imiwa? is a dictionary app. It’s pretty simple, you just type a word into the search box and go from there. If the word you typed is in English, it will give you the most relevant Japanese results. If you typed in a Japanese word, it will find it and you can look up what the word means in English. Each entry has sample sentences, so you can see how the word is used. I would suggest using imiwa? over the Google Translate app when you’re trying to “find the right word,” because of the fact that imiwa? will give you alternate words that you might find to be more appropriate. imiwa? has more features, but it’s mostly a dictionary app and that might be what you usually use it for.

Tae Kim’s Guide To Learning Japanese is like an e-book. If you want to learn about Japanese and how the characters are used, download the app. I recommend being familiar with hiragana before moving too far into the app, otherwise you’re going to hear silence in your head when you’re reading and come up to something that’s not in English.

Skipping ahead, HJ Lite is Human Japanese. It’s another app that’s like an e-book. I find Human Japanese to be easier to understand, and the look and feel of the app feels more welcoming. If Tae Kim’s guide feels mandatory, Human Japanese will feel optional but desirable. I do recommend having some form of text-based learning when you’re ready to go beyond vocabulary, and if learning Japanese sometimes seems complicated, download Human Japanese and give it a try.

The app that says “Japanese” with the happy face is Mindsnacks. It doesn’t really teach you, in the sense that it’s not like Memrise. It is, however, a great way to learn words by playing games. The app feels a bit like it’s meant for children, as the art is all cartoon-like and simple. However, it’s easy to pick up and learn new words this way, as it feels like when you were learning your native language. You will benefit the most from using other apps alongside Mindsnacks, and I’ll explain why later. You do have to pay for each language you want to learn, or there’s an all-language pass. I only paid for the Japanese pass, and I don’t really regret doing so.

The app that says “Japanese!” and has the hiragana for the “a” sound is an app that quizzes you on hiragana and katakana. It’s simple, it’s fairly nameless, and there’s other apps out there that will do the same thing. Why haven’t I deleted it yet? Because I have to buy the other lessons, and I don’t want to, yet I haven’t deleted the app.

Kana is a better app. It, too, is a lesson and quiz app that’s good if you’re focusing on just the writing systems. I’m pretty sure that one is free, because I don’t remember paying for it, and I’ve done more in it.

Innovative is brought to you by Japanesepod101.com, and I learned about the app through YouTube. The app makes you sign up for an account, and then you have a 7-day preview of everything the app has to offer. Free accounts are locked to the first few lessons of a level of learning. It’s the only learning app I have that makes you sign up for an account, so if that’s not your thing, then the app from Japanesepod101.com isn’t for you.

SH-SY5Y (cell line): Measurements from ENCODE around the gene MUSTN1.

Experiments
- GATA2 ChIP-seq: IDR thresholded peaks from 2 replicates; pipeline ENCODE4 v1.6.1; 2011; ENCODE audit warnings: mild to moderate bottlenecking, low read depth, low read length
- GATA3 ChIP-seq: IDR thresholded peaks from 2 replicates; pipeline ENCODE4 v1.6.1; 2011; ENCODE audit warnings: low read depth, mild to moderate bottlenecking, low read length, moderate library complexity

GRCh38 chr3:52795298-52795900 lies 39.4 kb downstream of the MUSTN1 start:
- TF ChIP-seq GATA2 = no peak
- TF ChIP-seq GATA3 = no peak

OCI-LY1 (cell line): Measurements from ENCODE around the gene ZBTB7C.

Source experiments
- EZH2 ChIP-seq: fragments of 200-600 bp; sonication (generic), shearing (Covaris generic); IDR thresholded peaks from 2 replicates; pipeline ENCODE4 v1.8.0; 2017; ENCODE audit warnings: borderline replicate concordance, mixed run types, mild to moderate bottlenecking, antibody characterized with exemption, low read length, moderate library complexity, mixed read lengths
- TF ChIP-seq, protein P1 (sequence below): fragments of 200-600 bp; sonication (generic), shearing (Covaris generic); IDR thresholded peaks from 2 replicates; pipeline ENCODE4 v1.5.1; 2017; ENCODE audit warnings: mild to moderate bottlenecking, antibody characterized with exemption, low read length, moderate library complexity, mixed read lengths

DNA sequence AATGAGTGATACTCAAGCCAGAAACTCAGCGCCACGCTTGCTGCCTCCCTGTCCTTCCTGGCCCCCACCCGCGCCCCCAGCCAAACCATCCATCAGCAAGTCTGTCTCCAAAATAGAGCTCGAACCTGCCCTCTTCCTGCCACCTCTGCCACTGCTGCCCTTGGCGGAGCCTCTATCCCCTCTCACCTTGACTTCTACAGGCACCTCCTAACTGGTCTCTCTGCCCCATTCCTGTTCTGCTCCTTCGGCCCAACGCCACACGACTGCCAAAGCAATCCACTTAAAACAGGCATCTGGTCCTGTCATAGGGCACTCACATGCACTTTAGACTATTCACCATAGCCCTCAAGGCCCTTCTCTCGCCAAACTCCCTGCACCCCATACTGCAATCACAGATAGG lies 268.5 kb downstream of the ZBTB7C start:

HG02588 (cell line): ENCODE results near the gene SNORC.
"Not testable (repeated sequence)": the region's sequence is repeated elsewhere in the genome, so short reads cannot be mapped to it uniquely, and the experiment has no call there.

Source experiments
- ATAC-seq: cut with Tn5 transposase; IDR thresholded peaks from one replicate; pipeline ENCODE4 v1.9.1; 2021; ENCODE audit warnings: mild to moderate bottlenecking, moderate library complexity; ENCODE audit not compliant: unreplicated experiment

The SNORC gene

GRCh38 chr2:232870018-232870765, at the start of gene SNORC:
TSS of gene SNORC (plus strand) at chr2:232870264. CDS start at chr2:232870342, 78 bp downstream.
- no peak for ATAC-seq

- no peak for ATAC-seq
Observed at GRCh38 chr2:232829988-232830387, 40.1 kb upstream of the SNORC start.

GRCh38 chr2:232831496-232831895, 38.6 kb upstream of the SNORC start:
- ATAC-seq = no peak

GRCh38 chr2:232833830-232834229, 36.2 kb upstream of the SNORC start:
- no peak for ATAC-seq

You do have to make an account for HelloTalk, but that’s different. HelloTalk is to make friends! Want to practice Japanese and teach English to others? HelloTalk is the app you want. If you’re a bit nervous about your language usage, give it a shot and practice more. The idea is for people to correct you so you learn how to be more fluent. I just started using the app today, so I might have to rethink how I’m going to use my tag for “My Japanese Friend.”

So you know how I said I recommended using a combination of these apps? Here’s how I recommend doing it. Pick a dictionary/translation app; I recommend imiwa?. Next, decide how you want to learn vocabulary; I recommend Memrise over Mindsnacks, but you can get both and use Mindsnacks on days when your brain is fried but you still want to move forward with learning Japanese. Now, pick a text e-book; I would choose Human Japanese, and you can get the Lite version like I did or you can get the full version. If you’re struggling with hiragana and want to focus just on that, add Kana to your apps. So you have a dictionary, a textbook, a game/quiz, and a means of focusing on the writing systems. It’s everything you could need!

Okay, but now you want to actually learn how to actually write the actual language. Human Japanese provides you a link to a page that you can print out to practice writing. Some apps also show you the stroke order. If you want to skip the paper, then you can get My Japanese Coach if you have a Nintendo DS of some variety, as the game cartridge will teach you how to write the characters using the correct stroke order. While it’s not a phone app, it is another option. If you don’t have a DS, just remember that kids who play Pokemon have to sleep eventually, so borrow a DS if you can easily get your hands on one. Otherwise, just use regular paper to write on and use the phone apps to learn about how the character is written.

Beyond that, you’re only going to get as much out of the apps as you put into them. If you’re not using any of the apps that often, you’re not going to magically learn Japanese. But, I’m just trying to get you started. I always feel like it’s a success when I hear a word and I know what it means, If that’s enough to motivate you to keep learning Japanese, then start by learning a few words and keep immersing yourself in the language.